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Praying for Hong Kong Can Be Politically Disruptive—Even in America

Why Chinese diaspora churches remain silent while Christians in Hong Kong take to the streets.
Praying for Hong Kong Can Be Politically Disruptive—Even in America
Image: Nicolas Asfouri / Contributor / Getty

On the afternoon of Sunday, August 18, about 70 people gathered for a prayer meeting at a church in Vancouver organized by the group Vancouver Christians for Love, Peace, and Justice. Their focus was the same as their three previous gatherings: to pray for the ongoing demonstrations in Hong Kong, for those affected, and for human rights and freedom in the city of 7.4 million people.

Before the meeting ended, the Tenth Avenue church building was surrounded by as many as 100 pro-China demonstrators waving Chinese and Canadian flags. The attendees inside, according to a spokesperson, feared for their safety and were escorted out by Vancouver police officers.

This confrontation took place more than 6,300 miles from Hong Kong and six months after Chief Executive Carrie Lam introduced a controversial extradition bill that would allow fugitives to be extradited into mainland China. The proposal was seen as a ploy to grant Beijing more power over the city, setting off large-scale demonstrations that have continued to this day.

While Lam canceled the extradition bill in September, unrest has continued as protesters press for Lam’s resignation, an inquiry into police brutality during the protests, the release of those arrested, and greater democratic freedoms.

The situation in Hong Kong hits close to home for the 500,000 Hong Kong immigrants residing in Canada and the more than 200,000 in the US. Many still have relatives and friends in Hong Kong, which is part of China but governed by separate laws. Others have directly benefitted from the freedoms and opportunities offered by the semi-autonomous region.

Pastor John D. L. Young grew up in Guangdong Province in mainland China, and then spent about six years studying for his doctoral degree in Hong Kong before immigrating to the US. “I have great affection for Hong Kong. My studies in Hong Kong were financially supported by churches there,” Young, who now leads two Methodist Chinese churches in the New York metropolitan area, said in a recent interview with CT. Speaking in Cantonese, he explained, “The church in Hong Kong has given me a lot of support and encouragement. They provide a lot of love and financial support to the church in China also.”

But these deep ties to Hong Kong have not been enough for Chinese churches in North America to take a public stance. Meanwhile, Christians in Hong Kong have played an active role in the protests: marching, offering food and shelter to demonstrators, and attempting to diffuse tensions with the police.

The Hong Kong Christian Council published a strongly worded statement in July, calling for the suspension of the extradition bill and an independent inquiry into police brutality. In contrast, the Chinese church in North America—numbering more than 1,000 institutions in the US alone—has been largely silent.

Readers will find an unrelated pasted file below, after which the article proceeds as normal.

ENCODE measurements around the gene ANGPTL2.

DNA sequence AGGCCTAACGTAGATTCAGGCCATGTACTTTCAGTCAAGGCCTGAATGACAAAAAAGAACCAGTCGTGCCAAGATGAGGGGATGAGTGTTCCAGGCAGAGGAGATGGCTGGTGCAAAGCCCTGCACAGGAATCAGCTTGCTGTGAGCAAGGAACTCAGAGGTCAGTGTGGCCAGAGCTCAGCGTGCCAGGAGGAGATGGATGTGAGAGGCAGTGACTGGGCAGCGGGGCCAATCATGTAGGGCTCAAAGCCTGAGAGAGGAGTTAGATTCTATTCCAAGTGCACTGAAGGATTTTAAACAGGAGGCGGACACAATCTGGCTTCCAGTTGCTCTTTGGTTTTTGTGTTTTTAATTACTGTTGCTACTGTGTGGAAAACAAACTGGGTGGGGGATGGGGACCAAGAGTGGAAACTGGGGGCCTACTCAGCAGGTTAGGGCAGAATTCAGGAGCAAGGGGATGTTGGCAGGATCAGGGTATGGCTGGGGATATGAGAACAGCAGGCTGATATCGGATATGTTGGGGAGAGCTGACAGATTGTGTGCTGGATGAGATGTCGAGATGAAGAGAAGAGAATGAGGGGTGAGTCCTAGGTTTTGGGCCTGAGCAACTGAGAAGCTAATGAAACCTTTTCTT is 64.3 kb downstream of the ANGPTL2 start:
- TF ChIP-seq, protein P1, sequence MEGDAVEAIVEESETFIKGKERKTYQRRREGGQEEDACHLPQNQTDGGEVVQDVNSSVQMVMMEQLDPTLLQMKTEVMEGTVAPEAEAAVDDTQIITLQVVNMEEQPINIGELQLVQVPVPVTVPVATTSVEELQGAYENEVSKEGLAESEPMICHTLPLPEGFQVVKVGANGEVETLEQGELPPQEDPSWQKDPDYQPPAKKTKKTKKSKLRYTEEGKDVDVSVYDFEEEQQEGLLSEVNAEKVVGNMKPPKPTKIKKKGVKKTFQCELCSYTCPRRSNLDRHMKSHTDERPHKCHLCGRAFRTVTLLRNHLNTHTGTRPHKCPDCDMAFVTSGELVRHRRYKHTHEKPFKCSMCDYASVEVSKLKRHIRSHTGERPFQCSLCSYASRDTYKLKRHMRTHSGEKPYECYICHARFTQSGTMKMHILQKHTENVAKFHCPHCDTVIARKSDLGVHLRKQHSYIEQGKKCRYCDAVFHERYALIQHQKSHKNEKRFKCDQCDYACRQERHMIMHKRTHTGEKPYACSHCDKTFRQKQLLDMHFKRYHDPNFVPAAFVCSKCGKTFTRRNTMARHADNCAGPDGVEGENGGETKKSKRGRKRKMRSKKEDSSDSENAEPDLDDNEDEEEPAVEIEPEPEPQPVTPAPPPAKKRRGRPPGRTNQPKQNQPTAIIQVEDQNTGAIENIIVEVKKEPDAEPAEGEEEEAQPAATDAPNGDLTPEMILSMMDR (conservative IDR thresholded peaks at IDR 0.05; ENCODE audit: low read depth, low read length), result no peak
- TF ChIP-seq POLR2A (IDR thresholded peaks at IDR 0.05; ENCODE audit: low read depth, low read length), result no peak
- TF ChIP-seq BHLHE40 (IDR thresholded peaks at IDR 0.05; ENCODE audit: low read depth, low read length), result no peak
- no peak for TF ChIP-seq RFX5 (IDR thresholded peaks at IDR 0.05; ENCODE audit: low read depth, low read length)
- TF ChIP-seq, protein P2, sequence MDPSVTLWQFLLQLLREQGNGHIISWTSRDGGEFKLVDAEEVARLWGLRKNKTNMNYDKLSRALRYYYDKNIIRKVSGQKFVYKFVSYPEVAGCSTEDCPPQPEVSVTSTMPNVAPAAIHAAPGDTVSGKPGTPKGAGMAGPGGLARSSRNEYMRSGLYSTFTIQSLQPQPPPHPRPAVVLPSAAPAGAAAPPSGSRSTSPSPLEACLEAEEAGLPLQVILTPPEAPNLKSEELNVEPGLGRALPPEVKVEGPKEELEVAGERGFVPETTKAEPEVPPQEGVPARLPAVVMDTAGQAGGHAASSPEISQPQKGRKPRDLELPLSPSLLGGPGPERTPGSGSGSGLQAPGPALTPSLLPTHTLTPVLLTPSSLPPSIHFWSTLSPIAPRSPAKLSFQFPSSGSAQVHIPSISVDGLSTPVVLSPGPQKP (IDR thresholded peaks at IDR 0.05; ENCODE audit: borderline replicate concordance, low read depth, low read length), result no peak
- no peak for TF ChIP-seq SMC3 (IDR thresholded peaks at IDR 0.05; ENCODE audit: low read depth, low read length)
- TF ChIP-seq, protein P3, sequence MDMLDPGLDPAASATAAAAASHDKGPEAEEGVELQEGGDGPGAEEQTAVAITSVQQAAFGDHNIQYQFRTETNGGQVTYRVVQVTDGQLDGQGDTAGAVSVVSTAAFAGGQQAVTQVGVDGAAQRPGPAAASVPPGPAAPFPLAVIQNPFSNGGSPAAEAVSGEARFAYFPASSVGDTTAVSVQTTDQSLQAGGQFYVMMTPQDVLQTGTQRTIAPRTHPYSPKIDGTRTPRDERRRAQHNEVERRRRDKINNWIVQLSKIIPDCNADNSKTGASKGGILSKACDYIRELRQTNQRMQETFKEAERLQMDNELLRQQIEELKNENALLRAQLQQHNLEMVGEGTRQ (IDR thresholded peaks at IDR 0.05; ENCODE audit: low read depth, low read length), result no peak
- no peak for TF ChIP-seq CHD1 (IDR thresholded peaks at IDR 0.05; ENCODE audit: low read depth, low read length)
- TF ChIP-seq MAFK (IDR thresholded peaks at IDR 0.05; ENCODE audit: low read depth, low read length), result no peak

The choice not to publicly comment on the Hong Kong protests is an intentional one, with Chinese Christian leaders fearing repercussions from both their own congregants and external supporters of Beijing.

According to Fenggang Yang, founding director of the Center on Religion and Chinese Society at Purdue University and author of Chinese Christians in America, the majority of Chinese churches in the diaspora have members who come from different regions of East Asia. “In most congregations, you will find people from Hong Kong, Taiwan, mainland China, and southeast Asia,” Yang told CT. “Ten years ago, mainland Chinese were still a minority in many churches. Now many have a majority from the People’s Republic of China.”

Different origins among ethnic Chinese immigrants can foster different political views, with more Christians from China supporting the policies of the Chinese government, and those from elsewhere often more critical of the Chinese Communist Party. Even among Chinese immigrants from the same place, views on the situation in Hong Kong can diverge greatly depending on age, personal politics, and tolerance for civil disobedience.

“When you have very nationalistic Chinese Christians and more democratic Chinese Christians, it’s hard for them to have any meaningful conversation,” said Yang. At his own home church in Indiana, a longtime member from Taiwan offered a prayer for the situation in Hong Kong, and another member from China immediately filed a complaint with church leaders.

The simplest solution, then, among Chinese church leaders and laypeople in the diaspora, is to remain avidly apolitical. There is a hard-fought sense of unity within Chinese churches, which gather immigrants of diverse backgrounds around shared culture and ethnicity. But this unity can be easily disrupted by discussions of controversial or complex political issues.

The current situation in Hong Kong is particularly fraught, as it presses on uncomfortable questions of sovereignty, nationalism, freedom of religion, freedom of speech, civic responsibility, and personal loyalties.

“Just as Hong Kong Christians most want peace, those in the diaspora also want peace in their churches and in Hong Kong,” explains Justin Tse, a social and cultural geographer and the lead editor of Theological Reflections on the Hong Kong Umbrella Movement, which covers the 2014 protests considered a precursor to today’s demonstrations.